“In that sleep of death, what dreams may come…”
I’ve only had one recurring dream. I was a child, overtired and emotional. My mother—likely as exhausted with me as I was the world— carried me to my room to tuck me in. Behind her, the shadowy figure of a man stood.
I woke up in my bed, shaking. Wandering through a dozing home, I found my mother in the dim light of the den. Her work lay scattered around her on the floor. The cool buzz of late night news hummed of war and politics still many years from my comprehension. She offered a warm hug, then sent me to the kitchen for water.
Glass in hand, I submerged myself in the darkened hall, bound for my room.
There, again, he stood.
I woke up in my bed. Time and time again, the figure found me. He found me on walks, in my home, or in the woods. Always present. Always following. Always, I awoke back where I began.
When I finally dragged myself from the tar pit of these dreams, I spent the day on a razor’s edge—watching and waiting—but the shadow never came. He did not return for many years. When I was a teen, he trapped me again in a seemingly endless loop of nightmares. Then again in college. And again, and again, throughout the years.
Always present. Always following.
Where does a story come from?
Wild Things Will Roam, at least, was born of many things. It’s rooted in the buried pasts of people I’ve loved and nightmares I’ve witnessed. I designed the entire series to traverse the hellscape of life and expose the kind of light that grows only in those dark days. More importantly, it’s built to illuminate the special glow of those people around us burdened with sad eyes.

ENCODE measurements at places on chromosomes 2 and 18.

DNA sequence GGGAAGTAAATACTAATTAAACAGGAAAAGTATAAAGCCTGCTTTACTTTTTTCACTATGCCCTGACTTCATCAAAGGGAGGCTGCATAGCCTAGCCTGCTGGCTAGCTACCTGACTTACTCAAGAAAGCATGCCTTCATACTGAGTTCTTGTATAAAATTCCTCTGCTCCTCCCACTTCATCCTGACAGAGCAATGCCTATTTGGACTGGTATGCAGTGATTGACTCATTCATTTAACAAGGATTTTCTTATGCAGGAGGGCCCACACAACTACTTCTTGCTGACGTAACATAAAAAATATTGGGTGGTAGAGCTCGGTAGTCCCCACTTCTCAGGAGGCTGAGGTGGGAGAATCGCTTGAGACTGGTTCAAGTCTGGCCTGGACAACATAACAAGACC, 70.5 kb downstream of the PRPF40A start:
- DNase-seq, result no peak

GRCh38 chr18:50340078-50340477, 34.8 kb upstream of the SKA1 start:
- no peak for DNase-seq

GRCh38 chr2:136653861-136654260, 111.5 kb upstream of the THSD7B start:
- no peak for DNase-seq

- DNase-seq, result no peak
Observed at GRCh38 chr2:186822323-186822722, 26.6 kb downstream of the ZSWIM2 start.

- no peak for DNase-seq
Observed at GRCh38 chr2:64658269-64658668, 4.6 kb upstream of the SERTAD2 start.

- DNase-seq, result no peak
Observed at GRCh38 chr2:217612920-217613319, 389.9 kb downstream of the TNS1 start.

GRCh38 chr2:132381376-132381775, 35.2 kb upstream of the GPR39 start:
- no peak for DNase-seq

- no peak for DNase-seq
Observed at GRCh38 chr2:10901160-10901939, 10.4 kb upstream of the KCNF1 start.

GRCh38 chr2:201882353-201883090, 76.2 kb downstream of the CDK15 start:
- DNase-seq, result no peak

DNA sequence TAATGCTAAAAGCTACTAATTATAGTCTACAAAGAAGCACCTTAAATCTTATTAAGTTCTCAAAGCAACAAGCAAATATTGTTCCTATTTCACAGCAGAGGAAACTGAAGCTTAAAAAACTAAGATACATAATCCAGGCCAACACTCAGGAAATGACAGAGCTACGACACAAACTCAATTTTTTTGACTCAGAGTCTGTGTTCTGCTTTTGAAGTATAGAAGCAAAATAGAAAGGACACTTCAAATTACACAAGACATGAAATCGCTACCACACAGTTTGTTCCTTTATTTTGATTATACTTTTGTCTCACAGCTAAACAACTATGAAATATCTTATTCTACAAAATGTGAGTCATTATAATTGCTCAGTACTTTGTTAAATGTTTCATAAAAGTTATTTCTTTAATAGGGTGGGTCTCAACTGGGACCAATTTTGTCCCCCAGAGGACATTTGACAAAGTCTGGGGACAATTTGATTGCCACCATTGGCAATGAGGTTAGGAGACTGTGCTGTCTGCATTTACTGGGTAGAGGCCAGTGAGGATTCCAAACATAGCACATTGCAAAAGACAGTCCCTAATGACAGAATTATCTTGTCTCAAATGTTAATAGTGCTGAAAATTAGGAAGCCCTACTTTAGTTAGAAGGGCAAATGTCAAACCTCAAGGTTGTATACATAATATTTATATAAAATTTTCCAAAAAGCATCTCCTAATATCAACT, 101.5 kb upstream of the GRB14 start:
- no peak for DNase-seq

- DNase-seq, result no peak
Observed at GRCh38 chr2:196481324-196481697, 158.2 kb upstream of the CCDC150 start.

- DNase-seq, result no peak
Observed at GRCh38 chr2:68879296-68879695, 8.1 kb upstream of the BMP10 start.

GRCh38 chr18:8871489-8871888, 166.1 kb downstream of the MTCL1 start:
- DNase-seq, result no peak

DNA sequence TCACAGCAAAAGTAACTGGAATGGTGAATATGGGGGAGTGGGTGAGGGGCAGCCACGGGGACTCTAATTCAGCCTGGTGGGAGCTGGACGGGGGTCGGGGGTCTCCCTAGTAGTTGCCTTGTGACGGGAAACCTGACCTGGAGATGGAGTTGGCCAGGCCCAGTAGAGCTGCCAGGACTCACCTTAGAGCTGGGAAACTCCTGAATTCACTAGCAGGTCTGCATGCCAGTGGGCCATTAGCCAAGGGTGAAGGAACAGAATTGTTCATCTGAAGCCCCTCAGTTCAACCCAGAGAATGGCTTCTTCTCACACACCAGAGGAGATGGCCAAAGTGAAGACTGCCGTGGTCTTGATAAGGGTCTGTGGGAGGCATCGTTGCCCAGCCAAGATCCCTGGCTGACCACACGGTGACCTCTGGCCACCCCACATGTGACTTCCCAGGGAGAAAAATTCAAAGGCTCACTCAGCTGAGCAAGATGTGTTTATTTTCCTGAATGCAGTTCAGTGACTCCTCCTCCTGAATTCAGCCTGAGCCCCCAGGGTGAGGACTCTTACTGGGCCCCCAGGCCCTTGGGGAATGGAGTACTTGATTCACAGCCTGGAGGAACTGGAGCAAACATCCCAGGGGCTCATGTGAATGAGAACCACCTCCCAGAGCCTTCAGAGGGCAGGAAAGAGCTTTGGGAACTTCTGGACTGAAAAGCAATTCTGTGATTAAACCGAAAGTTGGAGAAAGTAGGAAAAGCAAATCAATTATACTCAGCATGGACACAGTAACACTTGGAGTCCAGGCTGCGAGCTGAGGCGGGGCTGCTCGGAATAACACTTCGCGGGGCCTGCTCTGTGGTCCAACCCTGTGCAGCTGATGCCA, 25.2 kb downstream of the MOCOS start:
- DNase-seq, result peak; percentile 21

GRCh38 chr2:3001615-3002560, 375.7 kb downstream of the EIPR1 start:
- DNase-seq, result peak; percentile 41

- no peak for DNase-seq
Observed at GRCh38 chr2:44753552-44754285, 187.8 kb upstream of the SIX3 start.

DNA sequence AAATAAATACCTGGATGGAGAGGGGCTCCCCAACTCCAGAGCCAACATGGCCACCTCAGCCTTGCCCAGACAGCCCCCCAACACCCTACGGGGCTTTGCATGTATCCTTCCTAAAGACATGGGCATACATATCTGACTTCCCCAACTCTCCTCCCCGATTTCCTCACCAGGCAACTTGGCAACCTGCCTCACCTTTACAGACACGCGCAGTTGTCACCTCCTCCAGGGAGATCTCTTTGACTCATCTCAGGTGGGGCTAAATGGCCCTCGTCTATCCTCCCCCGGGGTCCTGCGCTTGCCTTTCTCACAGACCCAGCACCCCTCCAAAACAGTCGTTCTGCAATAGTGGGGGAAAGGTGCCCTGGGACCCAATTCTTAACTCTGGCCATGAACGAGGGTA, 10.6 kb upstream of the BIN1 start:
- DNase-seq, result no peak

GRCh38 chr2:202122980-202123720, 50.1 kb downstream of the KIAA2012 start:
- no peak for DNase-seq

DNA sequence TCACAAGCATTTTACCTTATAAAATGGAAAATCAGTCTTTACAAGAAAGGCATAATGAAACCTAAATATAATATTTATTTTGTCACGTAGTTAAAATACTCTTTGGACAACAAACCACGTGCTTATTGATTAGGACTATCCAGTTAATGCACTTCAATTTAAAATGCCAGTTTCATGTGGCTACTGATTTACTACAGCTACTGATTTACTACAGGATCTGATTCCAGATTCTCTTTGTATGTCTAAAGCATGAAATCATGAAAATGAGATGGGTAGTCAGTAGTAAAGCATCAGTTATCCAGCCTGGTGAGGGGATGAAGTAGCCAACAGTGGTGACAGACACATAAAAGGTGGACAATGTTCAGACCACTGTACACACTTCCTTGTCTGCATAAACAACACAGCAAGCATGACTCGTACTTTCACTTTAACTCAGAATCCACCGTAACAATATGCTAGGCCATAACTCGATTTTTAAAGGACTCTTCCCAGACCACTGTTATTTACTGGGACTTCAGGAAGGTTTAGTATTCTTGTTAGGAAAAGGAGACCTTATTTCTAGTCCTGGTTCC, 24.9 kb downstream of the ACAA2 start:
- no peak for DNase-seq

My grandmother came from the Philippines, a world where Catholicism and Superstition intertwined. My fear/fascination with demons began as a child, when I first began experiencing the symptoms of what I now know to be narcolepsy—sleep paralysis and hallucinations. I was certain that the things which hovered over me at night meant me harm, and that the faces which I saw were, in fact, evil. As I grew, so did my obsessive interest in all things religious, mythological, and magic, as well as the thin, flexible line which separates the three.
The Collapse, then, is a story about belief. It follows the evolution of three people’s belief systems as they develop through the fires of tribulation, and the growing importance of human connection. As Ander notes in the upcoming sequel, Run, You Hunted Things, this series is “a love story the way war stories are about love.”
Now, Liv, Carian, and the Farrow brothers scramble to pick up their pieces in the wake of Wild Things Will Roam’s devastation. Aid from the Priestess may have come at a dark cost, and their ill-fated journey propels them straight into militant Patriota territory in search of the Overseer—a rumored oracle with the ability to find lost things.
The shadows that follow are more than just tricks of the light. Armies amass in the distance, while the horrors of the past taunt Ander, Lash, and Liv as they attempt to cope with an increasingly harsh reality. How many of their decisions are really their own? And can they get to the Overseer before destiny–past, present, and future–devours them?
“When everyone is prey, Run, You Hunted Things.”
Run, You Hunted Things, the second novel in the Collapse series, is estimated to debut on Episodic Reading in 2021.
I appreciate everyone taking the time to join me on this journey! Did you enjoy Wild Things Will Roam? What were your favorite parts? What do you hope to see in the upcoming sequel?